DeAnna: I usually check my e-mail and my Amazon blog to see if I have any new comments from readers or any business to attend to. Then I usually play the Merriam-Webster On-Line word game of the day (“Dictionary Devil” is my favorite) to get my brain going. Then I watch the latest “Simply Quilts” while I eat breakfast, so I can feast my eyes and my tummy. Then, if no crisis arises, I get to work.
6. Tricia: How do you write your books? Do you just start on page one and keep going?
DeAnna: I tend to start with a main conflict and vague road map to the resolution. I really need to have an idea where I’m going even if it changes before I’m through. And it usually does change. It tends to get simplified as I work through things. I generally like to write the exciting scenes first, the dramatic set pieces that I can build the story on. Those tend to come fairly easily. Then I have to tie it all together so it makes sense as a whole, and that part is hard, hard work for me. I know people who just start with an opening line and go from there, but I don’t see how they do it.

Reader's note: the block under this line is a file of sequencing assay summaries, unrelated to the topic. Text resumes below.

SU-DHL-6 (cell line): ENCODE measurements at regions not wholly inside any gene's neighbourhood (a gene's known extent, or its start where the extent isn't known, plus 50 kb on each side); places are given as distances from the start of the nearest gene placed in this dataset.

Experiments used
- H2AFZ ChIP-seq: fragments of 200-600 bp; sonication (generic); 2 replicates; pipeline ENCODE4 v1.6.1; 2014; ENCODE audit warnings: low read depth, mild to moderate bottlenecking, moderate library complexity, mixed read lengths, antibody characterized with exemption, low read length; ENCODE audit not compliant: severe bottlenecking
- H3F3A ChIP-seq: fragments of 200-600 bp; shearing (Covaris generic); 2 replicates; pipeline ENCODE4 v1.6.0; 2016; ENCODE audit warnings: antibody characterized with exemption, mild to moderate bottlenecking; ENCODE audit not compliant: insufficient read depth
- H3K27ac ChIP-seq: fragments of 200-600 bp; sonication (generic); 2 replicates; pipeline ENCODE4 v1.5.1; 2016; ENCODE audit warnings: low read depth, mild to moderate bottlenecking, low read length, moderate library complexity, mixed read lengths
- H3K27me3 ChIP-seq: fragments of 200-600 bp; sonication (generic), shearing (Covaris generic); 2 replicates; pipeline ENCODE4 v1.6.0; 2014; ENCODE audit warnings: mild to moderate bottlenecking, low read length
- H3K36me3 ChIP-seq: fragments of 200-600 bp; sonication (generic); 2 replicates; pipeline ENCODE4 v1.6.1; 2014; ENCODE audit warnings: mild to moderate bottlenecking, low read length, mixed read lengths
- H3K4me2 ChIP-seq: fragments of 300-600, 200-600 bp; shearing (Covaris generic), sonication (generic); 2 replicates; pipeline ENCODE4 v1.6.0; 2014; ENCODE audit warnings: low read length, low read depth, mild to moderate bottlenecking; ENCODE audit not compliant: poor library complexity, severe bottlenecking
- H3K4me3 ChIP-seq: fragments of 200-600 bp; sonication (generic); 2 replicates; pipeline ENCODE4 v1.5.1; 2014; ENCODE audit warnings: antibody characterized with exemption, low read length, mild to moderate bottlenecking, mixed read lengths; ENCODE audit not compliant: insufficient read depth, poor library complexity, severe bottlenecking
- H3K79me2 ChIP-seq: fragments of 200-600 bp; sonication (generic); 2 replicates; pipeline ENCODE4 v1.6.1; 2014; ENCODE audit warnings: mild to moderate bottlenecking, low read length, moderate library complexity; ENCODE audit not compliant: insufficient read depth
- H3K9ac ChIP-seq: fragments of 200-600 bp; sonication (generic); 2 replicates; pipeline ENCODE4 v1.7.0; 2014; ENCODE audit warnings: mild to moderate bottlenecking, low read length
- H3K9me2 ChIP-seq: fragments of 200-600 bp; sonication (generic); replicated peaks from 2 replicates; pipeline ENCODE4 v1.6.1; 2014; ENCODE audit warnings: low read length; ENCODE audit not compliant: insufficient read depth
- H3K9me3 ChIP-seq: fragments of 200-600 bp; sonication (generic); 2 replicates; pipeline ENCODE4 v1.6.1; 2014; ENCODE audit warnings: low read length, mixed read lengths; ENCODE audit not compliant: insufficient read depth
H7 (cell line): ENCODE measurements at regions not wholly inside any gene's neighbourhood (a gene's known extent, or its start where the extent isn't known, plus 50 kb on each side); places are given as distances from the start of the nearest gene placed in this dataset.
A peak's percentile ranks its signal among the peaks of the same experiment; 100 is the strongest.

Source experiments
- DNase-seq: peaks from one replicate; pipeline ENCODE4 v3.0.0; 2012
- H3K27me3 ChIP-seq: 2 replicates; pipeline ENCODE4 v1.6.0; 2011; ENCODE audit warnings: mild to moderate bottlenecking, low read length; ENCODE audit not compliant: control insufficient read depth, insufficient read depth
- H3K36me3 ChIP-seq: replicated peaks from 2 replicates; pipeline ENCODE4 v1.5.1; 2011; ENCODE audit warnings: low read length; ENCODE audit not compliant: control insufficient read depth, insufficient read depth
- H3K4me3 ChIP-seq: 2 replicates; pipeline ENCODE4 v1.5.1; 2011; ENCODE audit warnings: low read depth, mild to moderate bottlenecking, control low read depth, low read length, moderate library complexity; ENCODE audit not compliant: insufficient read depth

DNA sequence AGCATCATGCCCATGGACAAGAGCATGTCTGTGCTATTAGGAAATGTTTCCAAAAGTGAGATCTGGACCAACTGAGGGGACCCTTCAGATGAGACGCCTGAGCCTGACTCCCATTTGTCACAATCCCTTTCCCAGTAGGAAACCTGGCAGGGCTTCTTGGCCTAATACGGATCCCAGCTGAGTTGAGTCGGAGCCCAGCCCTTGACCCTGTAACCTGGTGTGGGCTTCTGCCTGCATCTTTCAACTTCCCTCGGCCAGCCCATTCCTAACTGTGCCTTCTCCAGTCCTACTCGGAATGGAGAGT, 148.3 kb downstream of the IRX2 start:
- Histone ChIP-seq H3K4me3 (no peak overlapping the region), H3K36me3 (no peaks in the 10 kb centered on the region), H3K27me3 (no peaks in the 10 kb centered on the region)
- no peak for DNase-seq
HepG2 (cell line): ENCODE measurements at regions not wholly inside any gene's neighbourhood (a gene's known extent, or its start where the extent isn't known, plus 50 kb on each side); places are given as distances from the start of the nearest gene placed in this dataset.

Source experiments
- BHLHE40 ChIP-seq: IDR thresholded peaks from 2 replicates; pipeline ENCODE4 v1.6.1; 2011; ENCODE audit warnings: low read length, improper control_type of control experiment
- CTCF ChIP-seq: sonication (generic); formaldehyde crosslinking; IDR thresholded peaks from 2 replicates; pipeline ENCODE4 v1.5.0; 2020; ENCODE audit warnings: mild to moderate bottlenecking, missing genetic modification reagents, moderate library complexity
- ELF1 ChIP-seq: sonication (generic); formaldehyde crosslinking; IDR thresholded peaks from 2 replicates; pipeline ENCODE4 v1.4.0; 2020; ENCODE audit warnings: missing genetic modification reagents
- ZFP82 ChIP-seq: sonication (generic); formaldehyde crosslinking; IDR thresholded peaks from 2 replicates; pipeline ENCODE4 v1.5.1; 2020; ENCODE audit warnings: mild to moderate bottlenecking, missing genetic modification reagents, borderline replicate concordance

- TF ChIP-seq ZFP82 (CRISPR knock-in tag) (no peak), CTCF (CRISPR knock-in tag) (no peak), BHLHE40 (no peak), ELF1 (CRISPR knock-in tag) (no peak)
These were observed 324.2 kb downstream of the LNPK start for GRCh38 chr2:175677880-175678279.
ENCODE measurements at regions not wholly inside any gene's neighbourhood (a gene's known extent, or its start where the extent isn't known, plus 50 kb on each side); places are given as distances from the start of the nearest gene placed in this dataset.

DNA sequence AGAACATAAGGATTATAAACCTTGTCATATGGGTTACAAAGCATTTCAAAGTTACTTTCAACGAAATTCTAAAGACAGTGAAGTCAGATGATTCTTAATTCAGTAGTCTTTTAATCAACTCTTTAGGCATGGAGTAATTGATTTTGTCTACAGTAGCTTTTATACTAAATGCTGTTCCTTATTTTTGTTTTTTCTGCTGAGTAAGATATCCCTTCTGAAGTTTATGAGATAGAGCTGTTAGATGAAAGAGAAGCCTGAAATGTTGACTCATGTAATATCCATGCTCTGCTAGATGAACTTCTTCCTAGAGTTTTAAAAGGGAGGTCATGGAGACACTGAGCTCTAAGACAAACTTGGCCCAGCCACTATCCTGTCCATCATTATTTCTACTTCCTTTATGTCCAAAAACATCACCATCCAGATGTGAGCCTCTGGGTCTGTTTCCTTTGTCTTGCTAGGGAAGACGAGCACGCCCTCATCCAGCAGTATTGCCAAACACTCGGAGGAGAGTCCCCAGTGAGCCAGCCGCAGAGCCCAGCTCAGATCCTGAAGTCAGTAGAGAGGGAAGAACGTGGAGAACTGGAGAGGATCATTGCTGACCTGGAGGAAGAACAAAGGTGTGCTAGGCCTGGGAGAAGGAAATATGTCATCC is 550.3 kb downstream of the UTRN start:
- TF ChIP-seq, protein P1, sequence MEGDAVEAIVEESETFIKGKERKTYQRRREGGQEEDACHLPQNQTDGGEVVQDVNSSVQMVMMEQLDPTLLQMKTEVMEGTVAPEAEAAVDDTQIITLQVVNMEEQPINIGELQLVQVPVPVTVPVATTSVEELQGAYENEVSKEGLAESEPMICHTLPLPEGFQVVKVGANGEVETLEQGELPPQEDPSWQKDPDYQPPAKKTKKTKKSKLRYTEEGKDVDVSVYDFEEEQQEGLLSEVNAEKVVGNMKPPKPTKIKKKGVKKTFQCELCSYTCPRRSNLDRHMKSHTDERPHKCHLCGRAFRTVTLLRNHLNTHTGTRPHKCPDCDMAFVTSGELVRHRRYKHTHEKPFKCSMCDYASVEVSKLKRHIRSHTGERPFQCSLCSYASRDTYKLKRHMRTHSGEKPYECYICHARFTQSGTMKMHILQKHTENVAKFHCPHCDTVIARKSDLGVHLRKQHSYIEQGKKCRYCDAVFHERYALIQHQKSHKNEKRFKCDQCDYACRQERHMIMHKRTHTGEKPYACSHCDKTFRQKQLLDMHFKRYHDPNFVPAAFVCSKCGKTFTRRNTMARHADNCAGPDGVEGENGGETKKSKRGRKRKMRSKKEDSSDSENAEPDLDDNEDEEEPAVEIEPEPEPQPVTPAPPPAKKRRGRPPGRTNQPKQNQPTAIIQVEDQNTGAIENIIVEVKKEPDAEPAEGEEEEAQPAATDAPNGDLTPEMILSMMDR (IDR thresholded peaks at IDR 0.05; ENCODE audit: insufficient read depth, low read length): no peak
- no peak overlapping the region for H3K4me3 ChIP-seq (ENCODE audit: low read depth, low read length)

7. Tricia: Who is your biggest cheerleader in life?
DeAnna: There have been lots of people who have been wonderfully supportive of me and my writing, but as far as life-long encouragement, support and unconditional love, no human being can beat my dad.
8. Tricia: If you had to just any other state to live in (except the constant state of confusion), which would you choose?
DeAnna: I’m a great fan of hockey and not a great fan of hot weather. So, if I had to leave my beloved Texas, I think I’d like to live in Oregon or Washington State. The politics up there might drive me crazy, but at least I’d be cooler and close enough to pop up to Canada once in a while to catch some NHL games.
9. Tricia: Clean desk or clean kitchen?
DeAnna: Both, though I must admit that my desk isn’t usually as clean as my kitchen. Unless I’m actively cooking something, which isn’t all that often, my kitchen is usually pretty clean. My desk goes through periods when it’s more or less untidy, but if it gets too bad I have to stop everything and clean up. I can’t stand too much clutter and not knowing where things are. Having lived and worked with pack rats, I am determined not to become one.
10. Tricia: What is one photograph you absolutely cherish? Can you describe it for us? Why does it mean so much to you?
DeAnna: For a family gathering several years ago, my sister took some pairs of cheap sunglasses and embellished them with all kinds of crazy decorations. Then she gave a pair to each of us, my parents and the four of us kids. My brother-in-law took a picture of us all posing like divas in our “designer” glasses, and I just love it. It just shows my funny, quirky family to